The ISSS conference launched with an inspiring talk by Humberto Maturana and Ximena Davila. They shared their perspective on the nature of being human and how we can make better choices as to the future we want to live as well as our responsibility as stewards of the natural environment. Important to their perspective of being is the need to inquire and reflect on what we do and why, as they noted the nature of being arises through the doing. Language and our ability to share stories and make sense of them gives us the ability to create new narratives, new actions, and new ways of being together in the world. As we work together to create transformative change, Maturana noted that a critical part of our conversation and decision-making must clarify what we want to conserve. The conversation about what we want to conserve will increase our awareness of the waste that is present within our lives and systems.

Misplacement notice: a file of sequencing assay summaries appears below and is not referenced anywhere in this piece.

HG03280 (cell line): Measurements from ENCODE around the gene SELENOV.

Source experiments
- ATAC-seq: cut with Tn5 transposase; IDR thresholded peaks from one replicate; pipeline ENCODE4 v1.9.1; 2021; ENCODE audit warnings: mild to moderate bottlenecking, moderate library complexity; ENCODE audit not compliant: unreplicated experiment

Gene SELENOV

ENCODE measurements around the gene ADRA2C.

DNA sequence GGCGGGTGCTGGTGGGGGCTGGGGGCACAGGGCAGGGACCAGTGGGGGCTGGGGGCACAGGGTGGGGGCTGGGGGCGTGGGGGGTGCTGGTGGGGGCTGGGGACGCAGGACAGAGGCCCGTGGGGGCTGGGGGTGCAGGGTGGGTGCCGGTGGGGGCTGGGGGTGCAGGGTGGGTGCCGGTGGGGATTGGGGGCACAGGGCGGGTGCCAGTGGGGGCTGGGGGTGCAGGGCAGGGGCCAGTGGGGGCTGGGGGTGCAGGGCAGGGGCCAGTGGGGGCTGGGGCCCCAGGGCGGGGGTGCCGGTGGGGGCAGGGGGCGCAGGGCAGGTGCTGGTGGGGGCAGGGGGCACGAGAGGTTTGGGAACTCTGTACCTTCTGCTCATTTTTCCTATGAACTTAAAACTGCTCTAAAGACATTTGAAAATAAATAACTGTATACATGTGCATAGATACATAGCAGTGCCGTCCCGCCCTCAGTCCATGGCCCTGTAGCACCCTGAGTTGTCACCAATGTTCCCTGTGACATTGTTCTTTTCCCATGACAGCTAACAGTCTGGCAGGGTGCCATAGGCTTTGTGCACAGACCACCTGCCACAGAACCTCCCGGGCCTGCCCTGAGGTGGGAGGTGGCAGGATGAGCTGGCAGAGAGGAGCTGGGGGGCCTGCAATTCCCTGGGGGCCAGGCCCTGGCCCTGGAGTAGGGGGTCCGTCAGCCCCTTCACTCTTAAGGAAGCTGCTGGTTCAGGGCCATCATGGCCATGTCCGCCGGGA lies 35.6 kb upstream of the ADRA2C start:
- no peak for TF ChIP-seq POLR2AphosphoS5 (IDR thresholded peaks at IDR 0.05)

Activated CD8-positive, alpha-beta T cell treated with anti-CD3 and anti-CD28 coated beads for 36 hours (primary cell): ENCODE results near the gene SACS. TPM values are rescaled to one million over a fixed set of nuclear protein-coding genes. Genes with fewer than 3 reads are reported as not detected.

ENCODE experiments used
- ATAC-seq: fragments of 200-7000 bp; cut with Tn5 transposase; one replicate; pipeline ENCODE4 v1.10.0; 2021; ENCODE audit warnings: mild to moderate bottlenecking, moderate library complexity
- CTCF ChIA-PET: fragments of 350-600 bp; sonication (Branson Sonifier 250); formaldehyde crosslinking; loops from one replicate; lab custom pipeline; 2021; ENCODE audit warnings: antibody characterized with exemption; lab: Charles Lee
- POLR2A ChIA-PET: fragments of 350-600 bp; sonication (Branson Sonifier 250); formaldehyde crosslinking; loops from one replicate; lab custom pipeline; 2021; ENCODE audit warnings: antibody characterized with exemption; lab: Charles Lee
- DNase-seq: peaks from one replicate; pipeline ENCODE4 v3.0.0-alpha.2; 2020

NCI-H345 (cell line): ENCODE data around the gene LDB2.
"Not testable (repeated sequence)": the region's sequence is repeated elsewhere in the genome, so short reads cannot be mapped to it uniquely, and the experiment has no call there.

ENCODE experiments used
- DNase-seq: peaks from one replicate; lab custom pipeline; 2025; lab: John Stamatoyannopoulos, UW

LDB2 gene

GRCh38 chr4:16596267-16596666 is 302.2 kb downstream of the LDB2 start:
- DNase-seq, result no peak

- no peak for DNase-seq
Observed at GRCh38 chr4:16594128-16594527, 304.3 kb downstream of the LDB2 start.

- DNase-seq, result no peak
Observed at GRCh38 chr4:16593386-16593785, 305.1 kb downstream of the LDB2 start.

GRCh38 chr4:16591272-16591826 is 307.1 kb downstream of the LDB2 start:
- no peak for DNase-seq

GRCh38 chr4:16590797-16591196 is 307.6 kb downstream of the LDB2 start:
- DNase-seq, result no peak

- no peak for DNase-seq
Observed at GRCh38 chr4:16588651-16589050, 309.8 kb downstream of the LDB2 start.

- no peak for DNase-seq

We live in a time of increasing complexity. Those who study the systems sciences would agree that systems thinking is a way to understand the nature of the complexity and take action individually and collectively to address the complex systemic problems that surround us. Forming and joining learning communities that engage systems thinking is an important first step. Learning communities need to be held in care, nurtured as living systems, and fed with information and other resources so that energy can flow freely … be containers for ethical, socially-conscious work that can address the complex problems and great opportunities that face us in the 21st century.